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« Reply #288 on: Feb 15, 2017, 05:04PM »

I've become a recent member of the club. I have a 192x tenor with TIS, dual bore and counter weight which is attached to the crook.  Serials match on bell and slide 53xx, no slide lock OPPS! Ron Patch of Toronto has done his magic on the slide and my Band director and mentor has removed some dents on the crook of the bell.  The bell is also marked M.  I think it plays awesomely, soft and gentle  to wake up the dead.  Currently finding a Yamaha 48 seems to work well. I don't know what model it might be perhaps they didn't have names for different one back in the day.
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BGuttman
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« Reply #289 on: Feb 15, 2017, 05:39PM »

Does yours have the bear engraving on the bell?  (Like JohnL's avatar)  I believe that is from the mid 1920s.  Mine does.

I think they just called it Olds back then.  There was a Tuning in Bell model called "Self-Balancing".  Without the counterweight mine would be nearly unplayable :-0

M is the Medium Bore.  Mine is LM (Large-Medium) so it's a little bigger.  I also have an 8" bell, which seems rather unusual.

They are great horns.  Enjoy yours.
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Bruce Guttman
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JohnL
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« Reply #290 on: Feb 16, 2017, 08:17AM »

Up until the mid-1920's, Olds only made the TIS configuration, so it was just "The Olds Trombone". Once the Self-Balancing was introduced (around 1926), they started calling the TIS configuration the "Standard" model.

Years later, they redesignated the TIS as the "Standard Original" and the Self-Balancing became the "Standard Self-Balancing". Eventually, the TIS tenors vanished completely and the "Standard Self-Balancing" became just the "Standard".
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« Reply #291 on: Feb 28, 2017, 02:23PM »

Does yours have the bear engraving on the bell?  (Like JohnL's avatar)  I believe that is from the mid 1920s.  Mine does.

I think they just called it Olds back then.  There was a Tuning in Bell model called "Self-Balancing".  Without the counterweight mine would be nearly unplayable :-0

M is the Medium Bore.  Mine is LM (Large-Medium) so it's a little bigger.  I also have an 8" bell, which seems rather unusual.

They are great horns.  Enjoy yours.

Yes mine has the bear plus a larger engraving above that. I am enjoying playing it.
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« Reply #292 on: Mar 16, 2017, 02:35PM »

Have just added an early 1960s Olds Recording to the stable, alongside my Olds Special. It's in great condition and plays/slots well with my Fischer 12c MP. On a, possibly, related note - does any one know what instruments Kleinhammer used in The Art of Trombone Playing?  Illustrations 12 and 13 look like a Recording. What do you think?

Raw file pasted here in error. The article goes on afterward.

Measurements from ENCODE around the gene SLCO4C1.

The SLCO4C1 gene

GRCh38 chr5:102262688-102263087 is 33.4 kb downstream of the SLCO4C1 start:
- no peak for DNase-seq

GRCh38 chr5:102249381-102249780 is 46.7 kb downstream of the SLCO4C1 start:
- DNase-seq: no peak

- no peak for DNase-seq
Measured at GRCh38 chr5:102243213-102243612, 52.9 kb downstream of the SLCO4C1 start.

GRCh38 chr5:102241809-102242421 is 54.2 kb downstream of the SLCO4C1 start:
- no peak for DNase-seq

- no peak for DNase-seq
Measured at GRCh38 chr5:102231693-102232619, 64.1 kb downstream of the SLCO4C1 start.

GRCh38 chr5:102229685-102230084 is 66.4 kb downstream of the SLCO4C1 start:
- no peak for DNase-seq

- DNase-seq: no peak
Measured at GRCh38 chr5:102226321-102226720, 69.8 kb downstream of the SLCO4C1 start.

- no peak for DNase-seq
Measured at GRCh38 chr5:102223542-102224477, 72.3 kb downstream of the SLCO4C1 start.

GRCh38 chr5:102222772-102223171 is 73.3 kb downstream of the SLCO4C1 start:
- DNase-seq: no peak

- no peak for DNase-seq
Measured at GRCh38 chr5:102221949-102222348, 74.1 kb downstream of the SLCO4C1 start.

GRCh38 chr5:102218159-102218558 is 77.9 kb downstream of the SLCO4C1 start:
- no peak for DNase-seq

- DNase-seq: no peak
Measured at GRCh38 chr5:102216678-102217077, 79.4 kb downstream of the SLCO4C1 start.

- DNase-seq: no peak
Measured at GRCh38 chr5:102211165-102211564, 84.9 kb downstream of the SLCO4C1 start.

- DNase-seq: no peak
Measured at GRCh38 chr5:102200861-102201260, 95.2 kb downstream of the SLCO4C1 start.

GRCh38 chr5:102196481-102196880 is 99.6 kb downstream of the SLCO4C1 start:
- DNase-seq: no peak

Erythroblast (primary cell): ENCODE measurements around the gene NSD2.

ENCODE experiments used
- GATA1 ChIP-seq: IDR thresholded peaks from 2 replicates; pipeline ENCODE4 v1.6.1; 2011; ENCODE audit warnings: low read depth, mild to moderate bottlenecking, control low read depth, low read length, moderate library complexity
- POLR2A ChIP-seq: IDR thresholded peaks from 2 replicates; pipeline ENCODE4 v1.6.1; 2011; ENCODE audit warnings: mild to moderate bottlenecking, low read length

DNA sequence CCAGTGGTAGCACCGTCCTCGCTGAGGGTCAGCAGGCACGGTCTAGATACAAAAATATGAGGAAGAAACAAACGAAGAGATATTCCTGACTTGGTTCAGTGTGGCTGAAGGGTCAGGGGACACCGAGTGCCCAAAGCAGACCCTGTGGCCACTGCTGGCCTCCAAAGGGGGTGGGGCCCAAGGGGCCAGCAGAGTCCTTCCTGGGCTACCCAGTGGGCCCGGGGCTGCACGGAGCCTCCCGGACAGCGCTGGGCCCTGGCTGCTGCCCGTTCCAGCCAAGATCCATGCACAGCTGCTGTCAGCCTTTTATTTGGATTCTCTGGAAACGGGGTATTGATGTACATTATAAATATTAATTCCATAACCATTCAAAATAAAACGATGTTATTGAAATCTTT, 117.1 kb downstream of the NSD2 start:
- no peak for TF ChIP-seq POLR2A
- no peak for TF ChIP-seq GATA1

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leec
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« Reply #293 on: Apr 22, 2017, 01:32PM »

Not a lot of mention of the Studio model.  Any thoughts on this version of the old OLDS?   Good!
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JimArcher

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« Reply #294 on: Apr 22, 2017, 05:07PM »

Not a lot of mention of the Studio model.  Any thoughts on this version of the old OLDS?   Good!

A few years ago I sold a Studio to a friend.  She tried that one and a Special for abt 3 weeks, rigorous alternating, picked the Studio as the better player.  (Unfortunatly it was stolen a few years later.) 
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Jim Archer, an old, old Olds fan
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« Reply #295 on: Apr 22, 2017, 05:43PM »

I have a 1954 Olds Studio, purchased from Euphanasia a few years ago. 
0.485"/0.500" dual-bore slide, 7.5" bell, brass outer slides, yellow brass neck, chrome-plated Nickel-Silver inner slide tubes, Nickel-Silver tuning slide and bell. 

It's a very nice, well-built, robust instrument (especially after a little tweaking of the now-nearly-perfect slide), which I mostly use for Dixieland.  For mouthpiece, I alternate among an authentic Olds 3 or an old Bach 11C or old Bach 7C - still haven't decided which is best.  But I love this trombone! 
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« Reply #296 on: Apr 22, 2017, 08:41PM »

I used a P-16 with the Herrick lp slide for many years for dixieland, worked better than any other Olds for me. (The group went bellyup a few years ago, now, the tubist is deceased, the trumpet had to quit and the clarinetist just got too old. I miss the play.)
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Jim Archer, an old, old Olds fan
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« Reply #297 on: Apr 22, 2017, 09:26PM »

On a, possibly, related note - does any one know what instruments Kleinhammer used in The Art of Trombone Playing?  Illustrations 12 and 13 look like a Recording. What do you think?

The braces look like a Conn to me.
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« Reply #298 on: Apr 23, 2017, 06:29AM »

Sporto I asked the same question on March 16th as I am convinced the horn in this illustrations is a Recording. I think the braces are Olds Recording too as they look like my horn.
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« Reply #299 on: May 09, 2017, 06:59PM »

I've just added a Special to my small collection.  Dual bore all nickel plated, slide's good after a bath.  Not much talk about the specials, although Mr Kennedy likes them.